I don't want to drag CDM deep into kernel coding, but I really have a strong reaction when technical jargon is used to sell technology in an apparently groundless way.

    If I am mistaken, perhaps Noel could explain just how the user/kernel mode transitions can be avoiding with WaveRT drivers?

  • Oh, and Paul, I agree completely … I mean, I understand why Apple and Apogee are excited about this solution, but yes, PCMCIA has offered these benefits for some time. I just think the new bandwidth here is important. It's hard not to imagine that RME won't take advantage of the improved ExpressCard bandwidth soon. Also, it's not just Apple that has nixed the older CardBus slots; lots of PC makers have, as well. (Hmmm, using Intel mobos — what an interesting coincidence!) Fortunately, it seems like it'll be a good thing in the long run … maybe more so in improved capabilities, in fact, than the move to PCIe.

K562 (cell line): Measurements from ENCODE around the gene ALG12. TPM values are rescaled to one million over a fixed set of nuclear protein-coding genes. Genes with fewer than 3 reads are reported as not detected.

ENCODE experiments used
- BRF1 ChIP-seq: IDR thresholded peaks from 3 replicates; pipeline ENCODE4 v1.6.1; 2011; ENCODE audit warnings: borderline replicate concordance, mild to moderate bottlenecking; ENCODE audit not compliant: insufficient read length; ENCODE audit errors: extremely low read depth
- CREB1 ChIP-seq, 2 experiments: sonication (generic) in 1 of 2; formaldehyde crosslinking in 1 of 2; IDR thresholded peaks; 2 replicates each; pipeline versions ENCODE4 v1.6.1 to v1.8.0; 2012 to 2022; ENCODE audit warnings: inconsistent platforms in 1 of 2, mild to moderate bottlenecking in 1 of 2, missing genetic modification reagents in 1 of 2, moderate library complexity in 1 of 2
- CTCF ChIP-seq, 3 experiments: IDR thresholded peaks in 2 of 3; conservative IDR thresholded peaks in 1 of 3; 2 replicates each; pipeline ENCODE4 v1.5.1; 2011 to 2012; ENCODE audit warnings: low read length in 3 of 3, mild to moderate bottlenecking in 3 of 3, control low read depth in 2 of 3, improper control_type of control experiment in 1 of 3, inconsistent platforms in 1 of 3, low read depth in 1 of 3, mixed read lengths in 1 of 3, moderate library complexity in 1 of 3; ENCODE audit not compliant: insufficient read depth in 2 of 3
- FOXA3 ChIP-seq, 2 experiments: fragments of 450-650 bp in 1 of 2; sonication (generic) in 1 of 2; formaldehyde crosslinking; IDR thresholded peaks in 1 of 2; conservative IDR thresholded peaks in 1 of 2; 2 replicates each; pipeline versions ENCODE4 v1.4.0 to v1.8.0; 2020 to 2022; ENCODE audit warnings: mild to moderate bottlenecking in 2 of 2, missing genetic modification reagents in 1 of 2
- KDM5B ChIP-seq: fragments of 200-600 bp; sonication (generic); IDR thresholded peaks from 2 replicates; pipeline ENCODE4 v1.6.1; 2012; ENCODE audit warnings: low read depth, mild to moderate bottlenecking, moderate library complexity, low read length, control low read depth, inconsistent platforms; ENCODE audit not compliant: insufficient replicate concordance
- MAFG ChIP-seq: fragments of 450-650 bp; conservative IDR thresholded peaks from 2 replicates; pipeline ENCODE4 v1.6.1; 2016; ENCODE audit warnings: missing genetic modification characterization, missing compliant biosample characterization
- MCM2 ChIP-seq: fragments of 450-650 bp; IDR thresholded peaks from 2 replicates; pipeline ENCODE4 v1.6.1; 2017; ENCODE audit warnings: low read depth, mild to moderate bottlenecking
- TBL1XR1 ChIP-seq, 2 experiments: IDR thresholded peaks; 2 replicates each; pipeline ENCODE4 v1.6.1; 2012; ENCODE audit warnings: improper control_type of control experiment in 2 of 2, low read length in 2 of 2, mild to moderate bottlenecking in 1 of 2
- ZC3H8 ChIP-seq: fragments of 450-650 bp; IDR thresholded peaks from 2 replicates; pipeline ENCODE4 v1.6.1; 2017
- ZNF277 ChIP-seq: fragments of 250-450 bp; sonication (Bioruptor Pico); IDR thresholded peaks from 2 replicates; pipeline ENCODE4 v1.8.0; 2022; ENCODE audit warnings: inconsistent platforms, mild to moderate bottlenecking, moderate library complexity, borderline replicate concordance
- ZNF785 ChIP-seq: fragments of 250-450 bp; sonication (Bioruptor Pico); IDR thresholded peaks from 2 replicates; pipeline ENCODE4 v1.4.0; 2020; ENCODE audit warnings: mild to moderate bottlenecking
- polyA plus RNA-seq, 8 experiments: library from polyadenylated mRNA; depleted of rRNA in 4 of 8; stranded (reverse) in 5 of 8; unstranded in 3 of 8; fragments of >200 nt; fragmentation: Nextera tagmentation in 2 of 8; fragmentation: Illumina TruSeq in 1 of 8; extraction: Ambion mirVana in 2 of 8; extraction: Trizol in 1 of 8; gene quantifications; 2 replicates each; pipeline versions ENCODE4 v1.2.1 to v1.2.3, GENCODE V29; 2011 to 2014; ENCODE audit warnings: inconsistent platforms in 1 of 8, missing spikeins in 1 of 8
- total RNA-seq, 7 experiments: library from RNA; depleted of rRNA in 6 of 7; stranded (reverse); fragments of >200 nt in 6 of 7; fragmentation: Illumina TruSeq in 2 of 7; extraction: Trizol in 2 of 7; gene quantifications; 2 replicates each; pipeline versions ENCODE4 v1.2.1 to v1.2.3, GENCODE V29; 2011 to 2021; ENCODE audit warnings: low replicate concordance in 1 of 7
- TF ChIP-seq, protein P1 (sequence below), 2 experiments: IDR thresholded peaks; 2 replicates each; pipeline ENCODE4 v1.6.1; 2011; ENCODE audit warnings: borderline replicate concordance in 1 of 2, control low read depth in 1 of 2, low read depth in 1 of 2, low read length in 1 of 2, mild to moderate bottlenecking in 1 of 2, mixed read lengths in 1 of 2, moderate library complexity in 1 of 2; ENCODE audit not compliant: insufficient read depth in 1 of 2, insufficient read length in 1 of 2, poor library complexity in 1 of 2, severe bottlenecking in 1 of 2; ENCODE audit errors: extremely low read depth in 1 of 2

And I'm looking at the big picture as far as ExpressCard: I don't think, for instance, that Universal Audio could have gone to a laptop solution without the new bus, if I understand correctly.

  • I use both ProTools and Logic Pro, but prefer Logic Pro. Maybe because I've been using it for 10 years after I dumped Vision and a sequencer. (Boy that makes me feel old to say) Either way, I have enjoyed how it has evolved. Not that Apple didn't really screw it up for almost a year after they took it over from Emagic. Whether it's a TV spot, film score, mixdown, sound design, etc. I use ProTools only when I have to. I've never been impressed by the A/D in their hardware, not to mention the cost. There are constant innovations across many companies, so I feel that within even 5 years we'll see the more expensive, clunky equipment give way to streamlined, CPU engineered solutions. More than anything, I can't wait for computers to go silent with solid state drives. Moving part hard drives are nuisance!

  • Jad Cooper